QUESTION: Mr. Secretary, thank you very much for doing this interview. You have just come on this long trip; you've met with the Syrian rebels. The Saudi Foreign Minister, standing next to you, said that the Assad regime is a vicious killing machine. Why is the United States not joining other countries around the world in arming the rebels?
SECRETARY KERRY: Well, Andrea, the President has put in place a policy that is extremely forward-leaning with other countries. Other countries, as you know, are arming the Syrians. The President has put in place sanctions. The President has led an effort to try to pull together the Syrian opposition, identify it, clarify it, get it unified to speak with one voice. And now, the President has raised the American engagement to the level of giving directly to the Syrian opposition and the Syrian military. Others --
QUESTION: Nonlethal aid.
SECRETARY KERRY: That's right, and others are providing lethal aid. And I think what we achieved in Rome was to raise the focus and the energy of all of these countries that came together, each of whom are contributing in different ways. And we are committed, together with that community, and hopefully the rest of the world, to ending the violence. The President prefers, as I do and everybody does, to try to have a diplomatic resolution of this. And that's why he instructed me to meet with Foreign Minister Lavrov, and we are working to try to achieve that.
QUESTION: Yet at the same time, more than 70,000 people are dead, now 1 million refugees, which is --
SECRETARY KERRY: Well --
QUESTION: -- a huge burden on our allies in the region. What would it take for you to be persuaded that the opposition leaders could keep any aid or weapons away from the Islamic extremists? You've said that you have some confidence that they know where the aid is going. So if they can persuade you, would you reconsider?
SECRETARY KERRY: Well, that's not the issue. I think -- look, the President has committed the United States of America, on behalf of the good values of all Americans, to be the largest humanitarian support of any country to this question of refugees. And I think America can be very proud of that. We are helping in Turkey, we are helping in Jordan. And the President is also, I think, determined to make sure that the United States does its part going forward to help to find a diplomatic resolution.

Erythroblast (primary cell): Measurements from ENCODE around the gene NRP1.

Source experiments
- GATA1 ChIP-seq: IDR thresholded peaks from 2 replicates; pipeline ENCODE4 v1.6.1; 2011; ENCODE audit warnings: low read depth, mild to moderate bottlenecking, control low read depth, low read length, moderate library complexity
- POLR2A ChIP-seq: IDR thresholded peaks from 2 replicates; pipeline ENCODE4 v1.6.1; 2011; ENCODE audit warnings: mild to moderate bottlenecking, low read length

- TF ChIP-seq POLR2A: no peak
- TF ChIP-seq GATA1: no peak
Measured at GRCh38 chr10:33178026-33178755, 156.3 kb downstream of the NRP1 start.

We don't want this killing. If President Assad could quickly decide to come to the table and negotiate --
QUESTION: But he is not, sir, with all due respect.
SECRETARY KERRY: I agree.
QUESTION: There's no sign that he is going to, and Russia and Iran, as you've pointed out, continue to arm Assad. So is the stalemate going to continue? It's already been two years.
SECRETARY KERRY: Obviously, Andrea, we hope not, and the President is the person who initiated this meeting in Rome through me. We had the meeting in Rome. It came about because of the President's leadership and insistence on trying to unify and send a stronger message. I think now, there is a much more coordinated effort for those who are arming. That's taking place. And I think over the next weeks, we have agreed to stay in very close contact, all of these foreign ministers, all of these countries. And when I get back, I'll report to the President on precisely what I heard, and I'm convinced that we will continue to press the diplomatic solution. That's the best -- (audio break.)